Researchers questioned men and women prior to a speed-dating session about their preferences in a mate, and then compared those with their actual choices of people they'd like to meet with again. In another shocker, it seems that men and women both lie:
Men's choices did not reflect their stated preferences, the researchers concluded. Instead, men appeared to base their decisions mostly on the women's physical attractiveness.
The men also appeared to be much less choosy. Men tended to select nearly every woman above a certain minimum attractiveness threshold, Todd said.
Women's actual choices, like men's, did not reflect their stated preferences, but they made more discriminating choices, the researchers found.
The scientists said women were aware of the importance of their own attractiveness to men, and adjusted their expectations to select the more desirable guys.
I can't wait to see what valuable insights into human nature science will reveal next.
Posted in Uncategorized | Tagged: human nature, pseudoscience, psychology, research, science | Leave a Comment »
Posted by Richard on December 15, 2006
Abbas Sadeghian is a clinical neuropsychologist and Assistant Professor of Psychology at Northeastern Ohio University College of Medicine. A few years ago, while studying seizure disorders, he encountered a 19th-century book on the subject that suggested Muhammad may have had a seizure disorder. Sadeghian eventually researched the matter in depth and presented a paper on the subject. Encouraged by colleagues, he’s now expanded that work into a book that seems destined to cause trouble:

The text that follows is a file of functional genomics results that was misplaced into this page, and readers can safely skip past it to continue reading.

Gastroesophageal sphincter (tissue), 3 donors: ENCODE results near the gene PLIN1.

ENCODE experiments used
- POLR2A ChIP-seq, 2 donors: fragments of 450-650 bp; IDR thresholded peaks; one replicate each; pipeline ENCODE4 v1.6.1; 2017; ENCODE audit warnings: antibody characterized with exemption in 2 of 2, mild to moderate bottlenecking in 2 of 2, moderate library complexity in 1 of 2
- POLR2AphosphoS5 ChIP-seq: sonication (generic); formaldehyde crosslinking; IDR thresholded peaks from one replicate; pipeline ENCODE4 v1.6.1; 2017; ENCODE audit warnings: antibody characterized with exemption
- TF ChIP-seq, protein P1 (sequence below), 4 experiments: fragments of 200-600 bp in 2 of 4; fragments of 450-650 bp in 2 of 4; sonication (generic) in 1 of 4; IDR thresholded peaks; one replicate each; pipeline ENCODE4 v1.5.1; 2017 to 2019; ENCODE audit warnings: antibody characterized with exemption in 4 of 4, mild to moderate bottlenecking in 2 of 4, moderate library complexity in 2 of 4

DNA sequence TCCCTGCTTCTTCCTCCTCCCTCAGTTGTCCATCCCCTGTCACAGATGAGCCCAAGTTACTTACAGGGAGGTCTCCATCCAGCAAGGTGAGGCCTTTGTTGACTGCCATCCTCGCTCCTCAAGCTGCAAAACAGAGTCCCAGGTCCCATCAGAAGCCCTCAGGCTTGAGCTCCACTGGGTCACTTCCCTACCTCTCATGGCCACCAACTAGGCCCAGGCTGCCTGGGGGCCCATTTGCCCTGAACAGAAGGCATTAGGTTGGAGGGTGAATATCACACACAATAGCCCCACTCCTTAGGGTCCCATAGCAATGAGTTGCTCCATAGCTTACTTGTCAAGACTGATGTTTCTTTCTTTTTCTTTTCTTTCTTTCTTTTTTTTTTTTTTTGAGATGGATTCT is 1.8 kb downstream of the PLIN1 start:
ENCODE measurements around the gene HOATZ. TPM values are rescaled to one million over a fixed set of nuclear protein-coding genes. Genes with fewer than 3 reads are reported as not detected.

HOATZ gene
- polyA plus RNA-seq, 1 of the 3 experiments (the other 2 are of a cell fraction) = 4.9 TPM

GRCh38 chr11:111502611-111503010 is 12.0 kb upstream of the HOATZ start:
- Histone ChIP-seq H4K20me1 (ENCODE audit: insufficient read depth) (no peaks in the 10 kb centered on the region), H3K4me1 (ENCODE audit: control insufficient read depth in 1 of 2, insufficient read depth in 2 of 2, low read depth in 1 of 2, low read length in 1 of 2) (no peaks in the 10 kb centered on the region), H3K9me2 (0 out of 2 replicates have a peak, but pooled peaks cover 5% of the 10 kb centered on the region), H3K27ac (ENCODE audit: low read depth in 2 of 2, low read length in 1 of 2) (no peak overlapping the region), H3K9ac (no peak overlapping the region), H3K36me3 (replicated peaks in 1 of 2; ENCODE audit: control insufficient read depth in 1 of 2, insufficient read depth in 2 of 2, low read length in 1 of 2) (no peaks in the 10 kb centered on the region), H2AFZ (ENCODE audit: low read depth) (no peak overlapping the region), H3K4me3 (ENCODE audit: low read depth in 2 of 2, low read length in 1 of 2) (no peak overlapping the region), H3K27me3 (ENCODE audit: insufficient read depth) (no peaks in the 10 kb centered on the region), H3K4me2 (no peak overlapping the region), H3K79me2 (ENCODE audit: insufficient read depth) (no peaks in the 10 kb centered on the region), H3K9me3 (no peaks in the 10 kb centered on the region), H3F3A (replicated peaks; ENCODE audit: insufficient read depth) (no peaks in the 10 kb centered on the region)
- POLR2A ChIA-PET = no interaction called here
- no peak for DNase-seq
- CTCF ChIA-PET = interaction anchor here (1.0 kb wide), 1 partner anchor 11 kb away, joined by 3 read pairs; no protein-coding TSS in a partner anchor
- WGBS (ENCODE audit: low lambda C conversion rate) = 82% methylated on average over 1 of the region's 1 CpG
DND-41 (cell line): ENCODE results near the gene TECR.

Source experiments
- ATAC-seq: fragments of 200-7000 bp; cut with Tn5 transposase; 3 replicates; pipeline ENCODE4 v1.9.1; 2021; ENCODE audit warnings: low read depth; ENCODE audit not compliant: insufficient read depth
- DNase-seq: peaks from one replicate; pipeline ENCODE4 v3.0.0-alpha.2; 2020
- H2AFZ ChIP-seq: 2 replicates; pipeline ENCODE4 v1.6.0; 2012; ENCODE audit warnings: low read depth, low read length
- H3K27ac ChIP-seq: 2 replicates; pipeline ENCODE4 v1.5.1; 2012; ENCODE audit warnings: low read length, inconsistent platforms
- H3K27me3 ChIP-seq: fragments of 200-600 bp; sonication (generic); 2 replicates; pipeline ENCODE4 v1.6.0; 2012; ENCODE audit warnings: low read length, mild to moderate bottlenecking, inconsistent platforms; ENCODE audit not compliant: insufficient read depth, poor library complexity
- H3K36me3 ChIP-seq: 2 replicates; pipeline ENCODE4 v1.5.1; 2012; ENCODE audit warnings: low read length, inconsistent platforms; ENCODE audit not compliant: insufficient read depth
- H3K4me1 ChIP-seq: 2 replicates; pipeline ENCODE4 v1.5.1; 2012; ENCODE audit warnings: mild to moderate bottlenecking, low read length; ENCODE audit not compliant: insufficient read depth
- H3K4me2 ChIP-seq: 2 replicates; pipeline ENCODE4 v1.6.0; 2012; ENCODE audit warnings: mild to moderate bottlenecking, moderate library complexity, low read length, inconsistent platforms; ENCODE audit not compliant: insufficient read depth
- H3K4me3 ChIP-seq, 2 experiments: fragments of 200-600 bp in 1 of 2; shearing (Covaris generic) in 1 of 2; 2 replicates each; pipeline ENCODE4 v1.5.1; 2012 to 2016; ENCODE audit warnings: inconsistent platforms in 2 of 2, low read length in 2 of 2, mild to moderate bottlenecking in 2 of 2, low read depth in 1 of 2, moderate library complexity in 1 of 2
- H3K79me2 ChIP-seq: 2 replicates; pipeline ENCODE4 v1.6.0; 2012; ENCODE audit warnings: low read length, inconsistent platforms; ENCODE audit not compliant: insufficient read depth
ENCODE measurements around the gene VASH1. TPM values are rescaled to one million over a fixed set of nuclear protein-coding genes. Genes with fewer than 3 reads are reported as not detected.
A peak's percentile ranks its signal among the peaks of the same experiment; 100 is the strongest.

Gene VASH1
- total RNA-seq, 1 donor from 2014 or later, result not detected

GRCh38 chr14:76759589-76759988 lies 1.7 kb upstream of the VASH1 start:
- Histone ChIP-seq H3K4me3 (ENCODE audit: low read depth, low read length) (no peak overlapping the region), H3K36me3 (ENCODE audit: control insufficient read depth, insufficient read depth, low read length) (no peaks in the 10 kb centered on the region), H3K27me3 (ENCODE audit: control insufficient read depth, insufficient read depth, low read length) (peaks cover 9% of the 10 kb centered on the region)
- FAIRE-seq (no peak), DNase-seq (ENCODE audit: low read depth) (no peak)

Religious prophet Muhammad suffered from epileptic seizures, according to a book recently released by a Tehran- native and Muslim-raised neuropsychologist. Abbas Sadeghian delivers these findings in the book Sword & Seizure, which is based on historical text, including the Koran.
Sadeghian was inspired by a comparable paper he presented in 2001 at New York University’s Fielding Institute. He says Muhammad had suffered from "complex partial seizures," which are displayed through "excessive sweating and light trembling, olfactory, auditory and visual hallucinations, epigastric sensations (bad taste), excessive perspiration and hyper-religiosity." He says evidence of these is recounted throughout the Koran.
Epilepsy-induced hallucinations might explain some of the events Muhammad described that we non-believers dismiss as fantasy, such as his flight on a winged horse from Mecca to Jerusalem. That story, by the way, is the sole basis for Islam’s claim that Jerusalem is a holy site to Muslims. According to Muhammad, one night a winged horse flew him to Jerusalem. He climbed atop the Temple Mount, and from there, ascended into heaven for a visit with Allah and the earlier prophets. Based on that story, the Jews must be driven out of the city that King David made the capital of Israel over 3000 years ago, and it must become solely Muslim.
Sadeghian’s book is available from Amazon, and there’s an excerpt (apparently from the preface or introduction) at OpEdNews.com. I did some cursory searching and haven’t turned up any fatwahs, death threats, or demonstrations of Muslim outrage against him. But the cartoon riots didn’t occur until six months after the publication of the Muhammad cartoons, and Khomeini waited five months after the publication of Satanic Verses to issue a fatwah calling for the killing of Salman Rushdie.
I suspect Dr. Sadeghian’s book will eventually draw the wrath of the more excitable elements of Islam, much as Rushdie’s did. I hope he’s beginning to take security precautions now.
Posted in Uncategorized | Tagged: islam, medicine, muslim outrage, psychology | Leave a Comment »